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Andrews v. Cronin

Superior Court of Massachusetts, Middlesex

March 5, 2018

Paul ANDREWS et al.[1]
Most Reverend Daniel A. CRONIN


          Maynard M. Kirpalani, Justice of the Superior Court

         This case concerns the alleged abuse of the plaintiffs, Paul Andrews (" Andrews" ) and Daniel Sherwood (" Sherwood" ), in the 1970s and 1980s by their parish priest, Monsignor Maurice Souza (" Souza" ), who has since passed away. The plaintiffs bring this action now against the Most Reverend Daniel A. Cronin (" Cronin" ), who was the bishop of the diocese when and where the alleged abuse occurred. The matter is presently before this court on Cronin’s motion for summary judgment. After a hearing and careful consideration of the materials submitted, the motion is ALLOWED in part, and DENIED, in part.


         The following facts are taken from the summary judgment record. From 1970 until 1992, Cronin served as the bishop of the Fall River diocese of the Catholic Church. As bishop, Cronin governed the diocese, and had the authority and right to manage it. In 1977, Cronin appointed Souza to be the pastor of St. Anthony’s church in East Falmouth. Souza remained at St. Anthony’s until his retirement in 1986. He passed away in 1996.

         Sherwood was an altar server at St. Anthony’s from 1977, when he was about nine years old, until approximately 1985. Andrews began as an altar server at St. Anthony’s in 1978 or 1979, when he was nine or ten years old, until 1986. While they were altar servers, Souza took the plaintiffs on numerous trips, primarily to see sporting events, in Boston and around the country. The out-of-state trips included yearly two-week trips to Florida, yearly trips to New Hampshire, an extended trip to the west coast, and trips to Canada, Wisconsin, New York, Kansas City, and Hartford. Souza and the plaintiffs would stay at hotels overnight. As a matter of routine each morning during these trips, Souza would sexually molest the plaintiffs.[2]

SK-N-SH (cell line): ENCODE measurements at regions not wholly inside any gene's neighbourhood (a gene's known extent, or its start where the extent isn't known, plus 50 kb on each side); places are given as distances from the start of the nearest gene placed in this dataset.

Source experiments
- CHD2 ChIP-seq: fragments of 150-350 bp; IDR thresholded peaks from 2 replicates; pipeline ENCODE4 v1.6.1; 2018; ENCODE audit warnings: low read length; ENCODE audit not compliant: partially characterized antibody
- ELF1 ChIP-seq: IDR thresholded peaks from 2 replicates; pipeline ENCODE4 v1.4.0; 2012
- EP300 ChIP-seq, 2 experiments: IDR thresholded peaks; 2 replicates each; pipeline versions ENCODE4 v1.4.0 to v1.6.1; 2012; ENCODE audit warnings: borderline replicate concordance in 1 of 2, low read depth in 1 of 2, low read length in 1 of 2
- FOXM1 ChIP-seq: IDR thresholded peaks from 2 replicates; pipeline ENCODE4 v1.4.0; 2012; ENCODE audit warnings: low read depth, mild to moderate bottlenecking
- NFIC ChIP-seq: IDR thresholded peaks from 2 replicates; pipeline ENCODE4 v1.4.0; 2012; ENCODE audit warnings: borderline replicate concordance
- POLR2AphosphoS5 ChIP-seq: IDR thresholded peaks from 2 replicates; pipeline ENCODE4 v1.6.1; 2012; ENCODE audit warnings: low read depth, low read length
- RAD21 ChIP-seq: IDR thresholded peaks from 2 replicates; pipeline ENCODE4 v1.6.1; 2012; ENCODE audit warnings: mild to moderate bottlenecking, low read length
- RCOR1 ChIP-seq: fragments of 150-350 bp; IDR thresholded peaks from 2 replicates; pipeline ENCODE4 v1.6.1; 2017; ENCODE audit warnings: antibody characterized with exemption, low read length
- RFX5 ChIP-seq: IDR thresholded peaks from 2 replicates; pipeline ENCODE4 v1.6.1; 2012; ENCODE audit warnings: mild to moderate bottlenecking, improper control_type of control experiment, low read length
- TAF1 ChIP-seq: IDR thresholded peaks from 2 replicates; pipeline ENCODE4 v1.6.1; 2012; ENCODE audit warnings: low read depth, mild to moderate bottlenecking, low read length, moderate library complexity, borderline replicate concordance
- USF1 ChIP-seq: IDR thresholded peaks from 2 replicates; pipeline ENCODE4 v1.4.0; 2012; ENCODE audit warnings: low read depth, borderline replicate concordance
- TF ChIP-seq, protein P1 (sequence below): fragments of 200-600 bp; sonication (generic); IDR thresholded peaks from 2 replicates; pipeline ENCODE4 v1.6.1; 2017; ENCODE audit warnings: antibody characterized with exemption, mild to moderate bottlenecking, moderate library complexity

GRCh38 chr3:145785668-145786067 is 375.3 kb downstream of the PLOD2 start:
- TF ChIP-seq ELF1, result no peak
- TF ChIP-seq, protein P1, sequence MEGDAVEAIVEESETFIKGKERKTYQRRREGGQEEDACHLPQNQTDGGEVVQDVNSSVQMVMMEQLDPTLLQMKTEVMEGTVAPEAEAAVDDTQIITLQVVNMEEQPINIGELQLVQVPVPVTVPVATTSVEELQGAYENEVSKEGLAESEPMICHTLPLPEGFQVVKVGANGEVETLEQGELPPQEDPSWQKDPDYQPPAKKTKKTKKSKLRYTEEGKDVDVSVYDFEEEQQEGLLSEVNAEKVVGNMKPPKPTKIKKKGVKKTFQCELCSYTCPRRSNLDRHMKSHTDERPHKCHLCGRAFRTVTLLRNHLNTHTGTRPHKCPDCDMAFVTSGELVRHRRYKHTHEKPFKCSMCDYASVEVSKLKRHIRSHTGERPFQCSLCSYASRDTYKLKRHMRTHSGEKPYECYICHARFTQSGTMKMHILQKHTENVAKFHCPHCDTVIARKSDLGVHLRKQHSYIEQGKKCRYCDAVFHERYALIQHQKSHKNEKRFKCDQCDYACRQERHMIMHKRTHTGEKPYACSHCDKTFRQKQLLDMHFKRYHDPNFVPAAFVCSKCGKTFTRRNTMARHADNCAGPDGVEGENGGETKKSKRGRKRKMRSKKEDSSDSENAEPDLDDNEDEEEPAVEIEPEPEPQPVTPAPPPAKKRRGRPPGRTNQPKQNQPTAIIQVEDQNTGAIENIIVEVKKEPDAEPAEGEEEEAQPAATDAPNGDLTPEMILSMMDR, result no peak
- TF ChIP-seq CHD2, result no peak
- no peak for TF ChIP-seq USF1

During this period, the plaintiffs also spent a significant amount of time at the rectory where Souza and an associate pastor, John Ozug (" Ozug" ), resided. Even though church rules prohibited laypersons, such as the plaintiffs, from " residing" in the rectory without the bishop’s permission, the plaintiffs would often go there to watch sporting events on television. Sherwood also would stay overnight when he and Souza had a trip planned for the next morning. Andrews also recalls staying overnight at the rectory on one occasion. The abuse occurred at the rectory in the same manner as at the hotels. Ozug never witnessed any abuse, but saw the plaintiffs there, and knew that Sherwood had stayed overnight. Ozug never reported those occurrences to Cronin.

         Cronin, as well as two other priests who had assisted him while he was bishop of the Fall River diocese, John Harrington (" Harrington" ) and John Oliveira (" Oliveira" ), each testified at their depositions that they had never received notice that Souza was taking extended overnight trips with the plaintiffs or other young boys, despite a church rule in effect during the relevant period providing that " [a] priest’s annual vacation is three weeks; he is also to have a day to himself weekly and an overnight every other week." Neither, according to these priests, did they know that the plaintiffs had been staying at the rectory, or that Souza had been, or had a history of molesting boys. They, accordingly, never investigated Souza, or inquired about what had been going on at St. Anthony’s. Cronin avers, however, that had he known about Souza’s sexual misconduct, he would have removed him from active ministry.